General Dentist in Canton Discusses Gingivitis Causes


Gingivitis is a serious inflammation of gums. Bacterial infection is the leading cause of gingivitis. When gingivitis is left untreated, it can lead to a more serious infection which is also known as periodontitis. Gingivitis and periodontitis, when left untreated, can both lead to tooth loss. Gingivitis is easily preventable through early detection with proper and consistent oral hygiene.


What are the symptoms of gingivitis?


The following are the general signs and symptoms of gingivitis:

·         Red, swollen, and tender gums that often bleed when you brush your teeth.

·         Gums that have receded from your teeth

·         Discoloration of the gums

·         Pain when chewing

·         Recurring bad breath


What causes gingivitis?

Plaque is the leading cause of gum disease (gingivitis). Plaque is a thin layer of bacteria which constantly forms on the surface of your teeth. It can be removed by daily brushing and flossing. If left untreated or removed, plaque hardens and develops into tartar.


Tartar can only be removed by professional cleaning from a dentist. Both plaque and tartar are full of bacteria. If they continue to remain in your mouth, they will extend to your gums and cause gingivitis.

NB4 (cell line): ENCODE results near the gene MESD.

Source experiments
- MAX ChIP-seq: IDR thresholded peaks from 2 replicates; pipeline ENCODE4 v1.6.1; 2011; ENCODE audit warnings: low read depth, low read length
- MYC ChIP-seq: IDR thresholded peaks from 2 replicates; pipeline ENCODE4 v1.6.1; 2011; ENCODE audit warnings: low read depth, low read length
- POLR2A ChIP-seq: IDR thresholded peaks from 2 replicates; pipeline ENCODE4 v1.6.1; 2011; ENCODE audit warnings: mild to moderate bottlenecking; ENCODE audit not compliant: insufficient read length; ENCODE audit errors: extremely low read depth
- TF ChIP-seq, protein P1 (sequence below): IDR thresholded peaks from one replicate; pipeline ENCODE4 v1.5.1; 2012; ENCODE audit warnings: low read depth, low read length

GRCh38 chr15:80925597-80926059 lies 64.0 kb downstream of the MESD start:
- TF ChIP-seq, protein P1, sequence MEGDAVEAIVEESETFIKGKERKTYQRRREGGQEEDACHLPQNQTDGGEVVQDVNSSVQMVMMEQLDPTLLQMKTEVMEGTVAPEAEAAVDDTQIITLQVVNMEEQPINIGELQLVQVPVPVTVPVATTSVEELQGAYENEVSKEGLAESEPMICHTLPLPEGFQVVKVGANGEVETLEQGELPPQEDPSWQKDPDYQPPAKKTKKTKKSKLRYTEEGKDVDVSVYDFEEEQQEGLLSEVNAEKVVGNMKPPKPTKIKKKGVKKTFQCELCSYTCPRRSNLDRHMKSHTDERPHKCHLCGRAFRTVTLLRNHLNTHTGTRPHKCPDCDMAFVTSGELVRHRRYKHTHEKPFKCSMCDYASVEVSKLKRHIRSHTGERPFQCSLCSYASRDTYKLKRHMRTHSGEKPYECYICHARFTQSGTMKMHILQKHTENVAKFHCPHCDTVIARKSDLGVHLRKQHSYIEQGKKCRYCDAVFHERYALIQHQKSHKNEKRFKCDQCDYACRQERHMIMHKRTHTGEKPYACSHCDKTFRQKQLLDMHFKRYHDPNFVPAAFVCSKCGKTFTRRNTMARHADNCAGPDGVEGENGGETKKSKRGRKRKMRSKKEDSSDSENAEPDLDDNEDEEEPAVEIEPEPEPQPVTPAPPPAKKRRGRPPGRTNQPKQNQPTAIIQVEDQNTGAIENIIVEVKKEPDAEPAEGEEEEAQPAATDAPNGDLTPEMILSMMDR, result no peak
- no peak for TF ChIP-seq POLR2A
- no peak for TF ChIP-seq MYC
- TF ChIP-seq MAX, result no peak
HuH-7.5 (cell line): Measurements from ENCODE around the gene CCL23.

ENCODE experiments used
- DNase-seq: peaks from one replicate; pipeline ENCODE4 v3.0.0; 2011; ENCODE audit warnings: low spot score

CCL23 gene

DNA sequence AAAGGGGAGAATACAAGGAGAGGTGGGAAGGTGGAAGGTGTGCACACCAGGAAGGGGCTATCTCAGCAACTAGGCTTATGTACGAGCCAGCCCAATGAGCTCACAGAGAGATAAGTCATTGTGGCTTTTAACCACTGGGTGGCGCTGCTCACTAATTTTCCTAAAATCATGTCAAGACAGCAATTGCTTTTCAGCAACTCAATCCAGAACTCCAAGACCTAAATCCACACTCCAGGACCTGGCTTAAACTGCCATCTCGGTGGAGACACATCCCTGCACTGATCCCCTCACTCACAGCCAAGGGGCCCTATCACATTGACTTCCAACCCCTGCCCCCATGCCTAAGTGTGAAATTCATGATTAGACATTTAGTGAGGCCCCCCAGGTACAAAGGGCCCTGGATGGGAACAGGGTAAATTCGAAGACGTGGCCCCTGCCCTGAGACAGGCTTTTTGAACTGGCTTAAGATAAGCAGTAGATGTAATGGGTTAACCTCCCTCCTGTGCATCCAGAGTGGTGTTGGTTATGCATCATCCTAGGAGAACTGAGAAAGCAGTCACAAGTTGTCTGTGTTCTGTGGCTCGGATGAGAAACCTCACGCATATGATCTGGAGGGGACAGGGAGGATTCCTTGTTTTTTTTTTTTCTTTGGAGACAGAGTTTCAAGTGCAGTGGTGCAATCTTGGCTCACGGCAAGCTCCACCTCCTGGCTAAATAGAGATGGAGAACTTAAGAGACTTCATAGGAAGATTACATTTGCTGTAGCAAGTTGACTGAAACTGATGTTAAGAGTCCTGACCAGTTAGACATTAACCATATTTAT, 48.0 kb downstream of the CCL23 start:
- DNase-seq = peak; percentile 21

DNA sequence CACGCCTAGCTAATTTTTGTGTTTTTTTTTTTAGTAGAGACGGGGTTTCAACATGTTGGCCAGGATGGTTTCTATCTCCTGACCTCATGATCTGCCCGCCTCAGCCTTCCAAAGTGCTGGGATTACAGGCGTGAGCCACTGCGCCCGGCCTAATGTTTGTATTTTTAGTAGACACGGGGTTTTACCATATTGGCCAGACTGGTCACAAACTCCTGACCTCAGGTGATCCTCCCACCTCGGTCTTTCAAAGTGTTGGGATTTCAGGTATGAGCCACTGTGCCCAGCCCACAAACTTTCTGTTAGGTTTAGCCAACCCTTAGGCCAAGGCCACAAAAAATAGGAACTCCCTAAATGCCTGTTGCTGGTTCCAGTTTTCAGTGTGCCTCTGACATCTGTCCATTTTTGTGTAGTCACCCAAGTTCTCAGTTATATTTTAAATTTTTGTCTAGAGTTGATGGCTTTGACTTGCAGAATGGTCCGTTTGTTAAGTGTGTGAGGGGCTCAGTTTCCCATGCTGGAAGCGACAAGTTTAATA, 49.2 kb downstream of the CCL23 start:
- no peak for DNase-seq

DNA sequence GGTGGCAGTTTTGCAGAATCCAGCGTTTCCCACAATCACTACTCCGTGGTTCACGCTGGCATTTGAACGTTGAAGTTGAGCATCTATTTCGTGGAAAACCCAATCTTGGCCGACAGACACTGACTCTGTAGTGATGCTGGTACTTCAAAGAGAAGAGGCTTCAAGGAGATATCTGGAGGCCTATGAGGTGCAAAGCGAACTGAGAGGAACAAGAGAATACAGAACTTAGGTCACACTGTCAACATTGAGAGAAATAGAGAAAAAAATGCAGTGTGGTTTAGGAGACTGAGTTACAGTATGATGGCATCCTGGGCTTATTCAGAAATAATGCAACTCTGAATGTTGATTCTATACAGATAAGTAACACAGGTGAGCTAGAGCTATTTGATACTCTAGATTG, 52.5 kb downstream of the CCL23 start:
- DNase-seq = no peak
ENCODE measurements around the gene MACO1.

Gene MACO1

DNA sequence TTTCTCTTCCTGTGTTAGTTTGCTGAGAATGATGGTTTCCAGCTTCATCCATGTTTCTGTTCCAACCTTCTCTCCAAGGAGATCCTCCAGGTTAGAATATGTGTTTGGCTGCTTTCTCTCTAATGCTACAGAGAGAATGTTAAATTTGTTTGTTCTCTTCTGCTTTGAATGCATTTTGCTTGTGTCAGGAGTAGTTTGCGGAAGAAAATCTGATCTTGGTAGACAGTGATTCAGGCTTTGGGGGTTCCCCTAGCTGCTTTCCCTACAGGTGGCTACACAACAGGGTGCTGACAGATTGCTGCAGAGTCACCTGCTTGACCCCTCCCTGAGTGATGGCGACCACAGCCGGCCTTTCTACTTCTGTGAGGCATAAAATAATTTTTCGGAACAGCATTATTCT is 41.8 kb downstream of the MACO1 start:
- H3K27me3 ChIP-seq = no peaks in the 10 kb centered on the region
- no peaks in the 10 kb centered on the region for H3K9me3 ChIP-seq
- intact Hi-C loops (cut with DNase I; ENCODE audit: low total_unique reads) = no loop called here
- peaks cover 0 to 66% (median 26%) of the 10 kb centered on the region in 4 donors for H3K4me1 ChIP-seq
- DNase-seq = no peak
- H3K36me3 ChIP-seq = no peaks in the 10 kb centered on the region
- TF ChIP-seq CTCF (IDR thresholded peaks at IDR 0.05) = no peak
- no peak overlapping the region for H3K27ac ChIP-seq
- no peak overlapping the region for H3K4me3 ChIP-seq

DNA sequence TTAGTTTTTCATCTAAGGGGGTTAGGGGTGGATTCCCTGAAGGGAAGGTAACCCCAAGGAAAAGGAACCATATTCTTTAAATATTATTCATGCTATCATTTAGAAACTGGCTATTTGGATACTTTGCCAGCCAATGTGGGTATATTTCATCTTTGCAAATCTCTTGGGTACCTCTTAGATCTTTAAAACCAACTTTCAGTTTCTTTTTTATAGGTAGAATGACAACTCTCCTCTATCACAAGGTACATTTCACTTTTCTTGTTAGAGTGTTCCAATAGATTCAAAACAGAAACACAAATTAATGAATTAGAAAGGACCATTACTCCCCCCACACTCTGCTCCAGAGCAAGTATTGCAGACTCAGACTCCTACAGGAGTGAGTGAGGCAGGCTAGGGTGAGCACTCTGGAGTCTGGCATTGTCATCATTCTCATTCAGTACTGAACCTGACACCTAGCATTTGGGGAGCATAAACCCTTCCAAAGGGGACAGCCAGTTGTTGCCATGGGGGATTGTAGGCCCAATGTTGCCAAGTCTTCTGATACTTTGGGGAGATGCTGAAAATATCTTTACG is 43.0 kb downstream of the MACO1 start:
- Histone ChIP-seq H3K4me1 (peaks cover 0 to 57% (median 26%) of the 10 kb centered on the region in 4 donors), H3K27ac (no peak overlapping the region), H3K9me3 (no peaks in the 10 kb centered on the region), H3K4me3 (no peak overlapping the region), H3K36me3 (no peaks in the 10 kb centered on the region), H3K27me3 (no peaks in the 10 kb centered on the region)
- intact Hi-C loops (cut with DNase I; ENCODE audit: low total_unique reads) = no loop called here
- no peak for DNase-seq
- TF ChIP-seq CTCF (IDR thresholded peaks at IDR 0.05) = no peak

With poor oral hygiene, the risk of gingivitis increases. Other risk factors that increase the likelihood of developing gingivitis include:

·         Smoking or chewing tobacco

·         Crooked and overlapping teeth

·         Hormonal changes

·         Cancer

·         Alcohol

·         Stress

·         Mouth breathing

·         Diabetes

·         Certain medications


What treatment options are available for gingivitis?


1. Professional dental cleaning

·         Scaling - a process in which tartar is removed from above and below the gum line

·         Root planing - a process which smoothens rough spots and removes infected portion of your teeth

·         Lasers - this can remove tartar with less pain and bleeding than the previous options


2. Medication

·         Antibiotic mouthwash with chlorhexidine

·         Antiseptic chips containing chlorhexidine and antibiotic microspheres can be inserted into gum pockets after scaling and root planing

·         Oral antibiotics

3. Surgery

·         Flap surgery - a procedure where the gums are moved back to remove the plaque. The gums are sutured back in place after the procedure to eliminate gaps.

·         Bone and tissue grafts - this option is used when the teeth and jaw are too damaged to heal

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